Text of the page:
Shorter Duration of Post-Operative Antibiotics for Cecal Ligation and Puncture Does Not Increase Inflammation or Mortality
Antibiotics+Fluids vs. Fluids alone survival.Mice receiving antibiotics plus fluid resuscitation versus fluids only have a significantly better survival following CLP. Mice received 5 days of antibiotic therapy post-cecal ligation and puncture (CLP) treatment with 1ml D5LR and the broad spectrum antibiotic imipenem-cilastatin (25 mg/kg) compared to septic mice receiving just 1 ml of D5LR for 5 days post-CLP. N = 7–10 mice per group. **p <0.01 comparing the two groups.
© Copyright Policy
Related In: Results  -  Collection

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Show All Figures
getmorefigures.php?uid=PMC5036876&req=5

pone.0163005.g001: Antibiotics+Fluids vs. Fluids alone survival.Mice receiving antibiotics plus fluid resuscitation versus fluids only have a significantly better survival following CLP. Mice received 5 days of antibiotic therapy post-cecal ligation and puncture (CLP) treatment with 1ml D5LR and the broad spectrum antibiotic imipenem-cilastatin (25 mg/kg) compared to septic mice receiving just 1 ml of D5LR for 5 days post-CLP. N = 7–10 mice per group. **p <0.01 comparing the two groups.
Mentions: The first experiment demonstrated that a 5 day treatment protocol post-CLP with imipenem-cilastatin and fluid resuscitation compared to fluids alone significantly improved survival (Fig 1), confirming the clinical studies that prompt and appropriate antibiotic therapy improves survival [6].

View Article: PubMed Central - PubMed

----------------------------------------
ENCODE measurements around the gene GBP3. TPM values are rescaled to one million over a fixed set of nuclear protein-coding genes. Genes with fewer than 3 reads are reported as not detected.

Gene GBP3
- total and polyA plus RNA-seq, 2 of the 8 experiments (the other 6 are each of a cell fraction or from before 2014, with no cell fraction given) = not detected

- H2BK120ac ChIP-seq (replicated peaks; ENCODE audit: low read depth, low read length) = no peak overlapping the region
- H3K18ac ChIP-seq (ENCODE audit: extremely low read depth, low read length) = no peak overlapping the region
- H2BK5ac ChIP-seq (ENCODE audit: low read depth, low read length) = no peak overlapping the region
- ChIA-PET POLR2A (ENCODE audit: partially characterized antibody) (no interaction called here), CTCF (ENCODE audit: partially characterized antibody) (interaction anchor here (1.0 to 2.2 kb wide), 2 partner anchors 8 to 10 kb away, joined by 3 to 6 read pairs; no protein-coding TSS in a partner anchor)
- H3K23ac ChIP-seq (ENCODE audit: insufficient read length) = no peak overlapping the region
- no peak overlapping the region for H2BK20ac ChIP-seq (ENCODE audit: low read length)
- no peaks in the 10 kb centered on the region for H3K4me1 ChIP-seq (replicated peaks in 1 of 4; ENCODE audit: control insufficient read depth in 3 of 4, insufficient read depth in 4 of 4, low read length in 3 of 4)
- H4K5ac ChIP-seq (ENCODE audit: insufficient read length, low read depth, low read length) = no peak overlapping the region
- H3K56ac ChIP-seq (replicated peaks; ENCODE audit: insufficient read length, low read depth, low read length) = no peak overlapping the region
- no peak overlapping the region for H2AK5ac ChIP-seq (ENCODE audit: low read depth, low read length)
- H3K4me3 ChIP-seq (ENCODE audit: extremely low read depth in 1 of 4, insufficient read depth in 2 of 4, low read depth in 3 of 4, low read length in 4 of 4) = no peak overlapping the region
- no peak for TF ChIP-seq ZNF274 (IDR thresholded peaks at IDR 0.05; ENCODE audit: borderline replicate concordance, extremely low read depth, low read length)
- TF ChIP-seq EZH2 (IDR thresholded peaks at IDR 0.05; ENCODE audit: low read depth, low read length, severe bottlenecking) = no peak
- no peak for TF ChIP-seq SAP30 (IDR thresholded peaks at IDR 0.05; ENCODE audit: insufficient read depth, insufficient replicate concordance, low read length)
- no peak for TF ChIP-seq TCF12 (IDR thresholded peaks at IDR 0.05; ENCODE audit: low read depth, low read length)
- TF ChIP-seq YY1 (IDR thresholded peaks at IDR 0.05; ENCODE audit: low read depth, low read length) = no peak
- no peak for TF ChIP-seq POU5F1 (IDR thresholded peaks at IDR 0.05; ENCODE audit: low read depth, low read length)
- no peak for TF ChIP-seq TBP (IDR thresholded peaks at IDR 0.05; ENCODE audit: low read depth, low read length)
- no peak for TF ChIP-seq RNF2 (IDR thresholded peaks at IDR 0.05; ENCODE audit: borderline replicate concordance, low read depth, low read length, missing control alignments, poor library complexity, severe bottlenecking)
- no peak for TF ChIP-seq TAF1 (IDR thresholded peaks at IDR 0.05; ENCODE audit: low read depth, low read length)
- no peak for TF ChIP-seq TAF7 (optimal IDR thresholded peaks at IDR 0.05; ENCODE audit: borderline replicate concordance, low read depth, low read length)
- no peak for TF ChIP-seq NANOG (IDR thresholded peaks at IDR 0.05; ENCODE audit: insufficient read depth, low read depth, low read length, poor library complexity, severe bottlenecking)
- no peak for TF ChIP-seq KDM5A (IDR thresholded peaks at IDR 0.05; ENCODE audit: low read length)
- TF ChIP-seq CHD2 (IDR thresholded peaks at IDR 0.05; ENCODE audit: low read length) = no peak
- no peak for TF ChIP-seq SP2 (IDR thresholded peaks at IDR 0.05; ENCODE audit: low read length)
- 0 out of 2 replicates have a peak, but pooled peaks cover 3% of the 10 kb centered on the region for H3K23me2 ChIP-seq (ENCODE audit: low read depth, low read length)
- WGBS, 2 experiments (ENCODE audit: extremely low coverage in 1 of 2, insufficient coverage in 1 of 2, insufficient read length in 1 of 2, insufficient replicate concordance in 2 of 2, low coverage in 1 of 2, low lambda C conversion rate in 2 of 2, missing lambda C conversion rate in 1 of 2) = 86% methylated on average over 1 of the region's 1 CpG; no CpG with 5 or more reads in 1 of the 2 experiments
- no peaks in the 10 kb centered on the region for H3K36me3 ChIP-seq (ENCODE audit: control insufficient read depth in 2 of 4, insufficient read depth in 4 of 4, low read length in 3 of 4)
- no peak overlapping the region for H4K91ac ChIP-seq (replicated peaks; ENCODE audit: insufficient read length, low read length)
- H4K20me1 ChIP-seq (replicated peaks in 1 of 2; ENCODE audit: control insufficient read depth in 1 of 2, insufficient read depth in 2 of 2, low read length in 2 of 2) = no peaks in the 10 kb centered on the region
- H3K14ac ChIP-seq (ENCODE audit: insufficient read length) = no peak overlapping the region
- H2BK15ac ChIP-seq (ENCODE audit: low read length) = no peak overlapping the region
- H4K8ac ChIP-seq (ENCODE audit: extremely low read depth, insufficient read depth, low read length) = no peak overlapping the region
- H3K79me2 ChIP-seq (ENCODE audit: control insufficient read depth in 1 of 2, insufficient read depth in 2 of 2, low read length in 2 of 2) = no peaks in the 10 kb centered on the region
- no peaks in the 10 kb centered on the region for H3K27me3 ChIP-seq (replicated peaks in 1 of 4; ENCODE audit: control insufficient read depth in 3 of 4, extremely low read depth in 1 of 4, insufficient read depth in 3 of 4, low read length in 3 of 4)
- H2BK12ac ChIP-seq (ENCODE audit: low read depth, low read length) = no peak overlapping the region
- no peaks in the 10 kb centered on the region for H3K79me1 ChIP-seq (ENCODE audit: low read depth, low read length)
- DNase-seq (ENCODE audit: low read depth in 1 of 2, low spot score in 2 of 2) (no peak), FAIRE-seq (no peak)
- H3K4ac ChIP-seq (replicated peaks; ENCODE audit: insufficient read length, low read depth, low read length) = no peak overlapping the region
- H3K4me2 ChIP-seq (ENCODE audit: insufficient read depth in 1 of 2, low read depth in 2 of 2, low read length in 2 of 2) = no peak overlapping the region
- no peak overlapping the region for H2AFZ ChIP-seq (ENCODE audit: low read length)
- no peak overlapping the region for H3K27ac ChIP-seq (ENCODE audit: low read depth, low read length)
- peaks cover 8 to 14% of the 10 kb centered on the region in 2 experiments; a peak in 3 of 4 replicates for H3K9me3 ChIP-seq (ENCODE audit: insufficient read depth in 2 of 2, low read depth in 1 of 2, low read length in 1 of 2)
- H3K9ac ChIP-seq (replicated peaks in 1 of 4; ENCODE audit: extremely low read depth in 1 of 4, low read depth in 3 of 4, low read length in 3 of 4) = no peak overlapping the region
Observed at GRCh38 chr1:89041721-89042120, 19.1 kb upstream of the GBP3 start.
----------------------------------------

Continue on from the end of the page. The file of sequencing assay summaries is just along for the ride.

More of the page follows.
ABSTRACT

Antimicrobial therapy for sepsis has beneficial effects, but prolonged use fosters emergence of resistant microorganisms, increases cost, and secondary infections. We tested whether 3 days versus 5 days of antibiotics in the murine model of cecal ligation and puncture (CLP) negatively influences outcomes. Following CLP mice were randomized to receive the antibiotic imipenem-cilastatin (25mg/kg) in dextrose 5% in Lactated Ringer&rsquo;s solution every 12 hours for either three or five days. Serial monitoring over 28 days included body weight, temperature, pulse oximetry, and facial vein sampling for hematological analysis and glucose. A separate group of mice were euthanized on post-CLP day 5 to measure cytokines and peritoneal bacterial counts. The first study examined no antimicrobial therapy and demonstrated that antibiotics significantly improved survival compared to fluids only (p = 0.004). We next tested imipenem-cilastatin therapy for 3 days versus 5 days. Body weight, temperature, glucose, and pulse oximetry measurements remained generally consistent between both groups as did the hematological profile. Pro-inflammatory plasma cytokines were comparable between both groups for IL-6, IL-1&beta;, MIP-2 and anti-inflammatory cytokines IL-10, and TNF SRI. At 5 days post-CLP, i.e. 2 days after the termination of antibiotics in the 3 day group, there were no differences in the number of peritoneal bacteria. Importantly, shortening the course of antibiotics by 40% (from 5 days to 3 days) did not decrease survival. Our results indicate that reducing the duration of broad-spectrum antibiotics in murine sepsis did not increase inflammation or mortality.

No MeSH data available.


Related in: MedlinePlus